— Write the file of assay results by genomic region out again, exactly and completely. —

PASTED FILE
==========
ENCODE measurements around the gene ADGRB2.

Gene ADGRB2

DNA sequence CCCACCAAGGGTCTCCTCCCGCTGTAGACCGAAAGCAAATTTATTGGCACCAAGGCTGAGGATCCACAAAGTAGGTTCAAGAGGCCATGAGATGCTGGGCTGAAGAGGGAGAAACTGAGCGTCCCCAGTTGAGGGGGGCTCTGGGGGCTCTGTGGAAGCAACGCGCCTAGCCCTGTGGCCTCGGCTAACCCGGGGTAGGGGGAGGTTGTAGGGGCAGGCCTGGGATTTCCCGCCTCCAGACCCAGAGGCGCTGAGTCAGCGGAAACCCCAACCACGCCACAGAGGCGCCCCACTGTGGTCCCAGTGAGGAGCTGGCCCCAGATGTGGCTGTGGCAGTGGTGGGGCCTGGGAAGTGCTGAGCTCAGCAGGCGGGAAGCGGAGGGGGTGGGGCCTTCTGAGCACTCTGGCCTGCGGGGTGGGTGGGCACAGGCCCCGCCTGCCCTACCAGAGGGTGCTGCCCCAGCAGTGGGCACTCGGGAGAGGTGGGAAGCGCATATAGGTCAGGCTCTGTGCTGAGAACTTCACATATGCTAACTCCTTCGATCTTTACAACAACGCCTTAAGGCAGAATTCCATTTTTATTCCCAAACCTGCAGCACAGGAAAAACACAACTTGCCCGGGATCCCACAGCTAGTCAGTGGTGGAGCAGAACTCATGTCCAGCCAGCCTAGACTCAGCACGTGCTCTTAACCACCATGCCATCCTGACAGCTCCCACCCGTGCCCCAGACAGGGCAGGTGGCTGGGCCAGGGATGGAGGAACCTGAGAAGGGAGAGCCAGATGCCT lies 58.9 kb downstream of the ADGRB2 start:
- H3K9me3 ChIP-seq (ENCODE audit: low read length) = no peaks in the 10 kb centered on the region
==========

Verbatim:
ENCODE measurements around the gene ADGRB2.

Gene ADGRB2

DNA sequence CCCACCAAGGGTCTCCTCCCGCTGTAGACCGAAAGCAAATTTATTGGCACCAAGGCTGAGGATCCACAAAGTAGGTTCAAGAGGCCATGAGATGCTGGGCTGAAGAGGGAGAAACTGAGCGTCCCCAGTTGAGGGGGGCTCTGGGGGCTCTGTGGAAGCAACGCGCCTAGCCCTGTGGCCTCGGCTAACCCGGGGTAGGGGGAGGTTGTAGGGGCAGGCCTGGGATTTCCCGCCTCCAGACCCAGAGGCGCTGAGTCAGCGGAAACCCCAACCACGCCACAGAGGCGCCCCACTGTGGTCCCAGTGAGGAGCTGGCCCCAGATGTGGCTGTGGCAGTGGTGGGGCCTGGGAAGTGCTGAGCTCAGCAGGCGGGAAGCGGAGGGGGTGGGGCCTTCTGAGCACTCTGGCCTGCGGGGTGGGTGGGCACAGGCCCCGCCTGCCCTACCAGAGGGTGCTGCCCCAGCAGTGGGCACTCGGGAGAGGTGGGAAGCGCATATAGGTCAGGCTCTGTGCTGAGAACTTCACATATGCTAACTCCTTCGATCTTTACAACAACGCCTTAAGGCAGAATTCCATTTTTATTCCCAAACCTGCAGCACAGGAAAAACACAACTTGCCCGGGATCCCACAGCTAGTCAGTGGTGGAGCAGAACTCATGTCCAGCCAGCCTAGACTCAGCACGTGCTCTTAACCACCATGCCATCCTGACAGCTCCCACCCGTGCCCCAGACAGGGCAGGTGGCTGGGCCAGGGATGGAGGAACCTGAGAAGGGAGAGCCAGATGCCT lies 58.9 kb downstream of the ADGRB2 start:
- H3K9me3 ChIP-seq (ENCODE audit: low read length) = no peaks in the 10 kb centered on the region